The Appointment of the Information Regulator: An important step in protecting the right of privacy

Posted April 27, 2016
Written by Mark Heyink
I was deeply saddened to learn of the death of Dene Smuts last week. Dene, a Parliamentarian for 20 years before retiring in 2014, made an important contribution to the development of the Constitution and ensuring that the principles of the Constitution are embodied in legislation. Having worked with her in dealing with issues relating to the Electronic Communications and Transactions Bill, prior to its enactment, and the development and finalisation of the Protection of Personal Information Act (“the Act”) I came to admire her work ethic, insightful questioning and genuine concern for the safeguarding of the rights of all South African citizens. Her positive influence on South Africa and its citizens will be felt for many years to come.

As it turned out, shortly prior to Dene’s death, I called her to tell her of the announcement of the shortlist for the position of Information Regulator, a development that we both welcomed despite it being long overdue. Since then, on the 19th and 20th April 2016 the nominees for posts within the office of the Information Regulator have been interviewed and the announcement of who will be charged with this extremely important constitutional responsibility should be made in the near future. Those responsible will then have the task of establishing, from scratch, the Office of the Information Regulator. There are many factors that will influence how long this will take as there is much to do, including the drafting of regulations governing, among other things, how responsible parties and data subjects will interact with the Regulator.

There are also several issues that will influence the functionality of the Regulator, not least of which will be the education of its principals and persons employed in the administration of the Act. One also hopes that parallel to the education of persons employed by the Regulator in their powers, duties and functions will be the education of citizens in their rights as data subjects. It is not an accident that Section 40 of the Act, which details the powers, duties and functions of the Regulator, has as the very first duty that of education.

Given the failure of senior persons within government to recognise the importance of this constitutional right and the resultant delays in the implementation of the Act, the Regulator could do worse than starting the educational process with the Executive within the South African Government. As the Constitutional Court has emphasised, an understanding of the Constitution and the protections it provides to its citizens is fundamental to good government. Government holds and is responsible for the security of the largest repository of personal information of South African citizens and it has a significant task if it is to set the example and fulfil its obligations in processing personal information lawfully. In order for it to do so, it will have to address the issue of information security with greater energy than has been the case up to now. It is an unfortunate truth that many government information and communications technology systems lack appropriate information security management.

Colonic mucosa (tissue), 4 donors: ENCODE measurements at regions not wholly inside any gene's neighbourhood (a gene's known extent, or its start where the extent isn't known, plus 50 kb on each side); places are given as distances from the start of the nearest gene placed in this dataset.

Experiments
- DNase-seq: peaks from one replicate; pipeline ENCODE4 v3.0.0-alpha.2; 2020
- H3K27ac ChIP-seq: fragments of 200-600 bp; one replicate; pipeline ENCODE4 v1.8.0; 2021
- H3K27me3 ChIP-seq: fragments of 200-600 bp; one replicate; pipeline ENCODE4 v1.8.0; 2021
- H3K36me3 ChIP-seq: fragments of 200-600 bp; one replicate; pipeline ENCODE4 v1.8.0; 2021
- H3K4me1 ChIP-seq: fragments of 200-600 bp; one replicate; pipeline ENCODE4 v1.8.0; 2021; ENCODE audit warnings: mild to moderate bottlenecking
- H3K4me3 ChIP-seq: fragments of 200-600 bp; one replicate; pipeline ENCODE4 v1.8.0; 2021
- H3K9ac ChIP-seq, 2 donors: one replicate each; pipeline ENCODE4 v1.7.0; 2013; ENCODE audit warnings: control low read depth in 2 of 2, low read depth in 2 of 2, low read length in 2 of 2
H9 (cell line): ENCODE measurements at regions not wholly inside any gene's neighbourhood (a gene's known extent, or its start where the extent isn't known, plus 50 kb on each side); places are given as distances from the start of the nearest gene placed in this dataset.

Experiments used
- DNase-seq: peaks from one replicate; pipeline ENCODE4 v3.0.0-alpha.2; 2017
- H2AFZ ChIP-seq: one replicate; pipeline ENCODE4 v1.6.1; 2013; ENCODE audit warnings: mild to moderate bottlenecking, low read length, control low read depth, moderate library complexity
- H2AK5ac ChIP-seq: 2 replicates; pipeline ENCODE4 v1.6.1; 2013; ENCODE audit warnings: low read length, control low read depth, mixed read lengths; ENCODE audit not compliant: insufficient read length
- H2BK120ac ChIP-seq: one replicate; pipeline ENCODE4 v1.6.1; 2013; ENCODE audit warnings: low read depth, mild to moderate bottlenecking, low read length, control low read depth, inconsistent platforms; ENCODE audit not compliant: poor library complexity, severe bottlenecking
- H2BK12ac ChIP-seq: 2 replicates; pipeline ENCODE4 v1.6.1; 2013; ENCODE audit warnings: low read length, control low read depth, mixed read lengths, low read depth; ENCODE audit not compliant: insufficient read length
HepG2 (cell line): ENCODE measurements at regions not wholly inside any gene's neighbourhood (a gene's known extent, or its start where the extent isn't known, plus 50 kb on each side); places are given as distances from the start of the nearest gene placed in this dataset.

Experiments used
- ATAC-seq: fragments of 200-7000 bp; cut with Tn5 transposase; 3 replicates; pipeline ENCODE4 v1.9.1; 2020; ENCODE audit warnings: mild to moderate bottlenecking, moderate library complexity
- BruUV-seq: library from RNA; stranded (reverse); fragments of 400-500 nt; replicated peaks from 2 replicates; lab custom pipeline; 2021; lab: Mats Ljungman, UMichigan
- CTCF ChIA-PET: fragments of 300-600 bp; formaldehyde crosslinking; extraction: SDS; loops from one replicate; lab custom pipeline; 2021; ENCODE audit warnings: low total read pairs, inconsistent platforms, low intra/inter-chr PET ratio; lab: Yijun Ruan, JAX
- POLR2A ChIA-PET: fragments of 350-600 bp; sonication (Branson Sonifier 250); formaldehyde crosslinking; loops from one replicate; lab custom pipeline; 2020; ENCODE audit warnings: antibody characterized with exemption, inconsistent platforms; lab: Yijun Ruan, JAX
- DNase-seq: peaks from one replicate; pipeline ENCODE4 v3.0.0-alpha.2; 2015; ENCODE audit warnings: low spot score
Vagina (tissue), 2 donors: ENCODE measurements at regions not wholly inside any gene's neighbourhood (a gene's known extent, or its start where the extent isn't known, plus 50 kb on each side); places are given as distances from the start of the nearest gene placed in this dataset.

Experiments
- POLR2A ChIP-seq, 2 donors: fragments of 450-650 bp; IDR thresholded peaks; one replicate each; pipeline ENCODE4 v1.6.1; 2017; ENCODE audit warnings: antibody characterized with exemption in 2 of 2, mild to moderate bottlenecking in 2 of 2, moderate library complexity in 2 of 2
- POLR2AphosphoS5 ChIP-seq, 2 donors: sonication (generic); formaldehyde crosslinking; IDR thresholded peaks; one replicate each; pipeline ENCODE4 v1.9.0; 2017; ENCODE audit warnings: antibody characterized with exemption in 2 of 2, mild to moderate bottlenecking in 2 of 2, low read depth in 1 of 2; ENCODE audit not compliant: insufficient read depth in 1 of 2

The appointment of the Information Regulator also demands of processors of personal information in the private sector to now commence their efforts to comply with the long-existing constitutional obligation to protect privacy as facilitated by the Act. There are lamentably few entities which have taken this responsibility seriously to date. In my experience those that have been proactive in addressing compliance with the Act have realised significant benefits not only in the protection of personal information but in refining the management and the security of their information and communications systems.

Many organisations, particularly larger processors of personal information, who have not begun to address compliance with the Act and to understand the importance of the implementation of good information management and information security disciplines, will realise that these cannot be developed overnight. They may find themselves in difficulty in fulfilling their compliance obligations, even considering the transitional periods which are established in the Act.

What South Africans also need to be mindful of is that while government have once again been delinquent in not respecting its obligation to uphold constitutional rights of citizens and is directly responsible for the avoidable delays which have occurred, the rest of the world has made quantum leaps in the protection of privacy. These international developments, which demonstrate how seriously the right of privacy is regarded and the steps that are being taken to protect the security of personal information globally, will be addressed in the next article that is to be published by Privacy Online.

©Mark Heyink 2016
www.privacyonline.co.za

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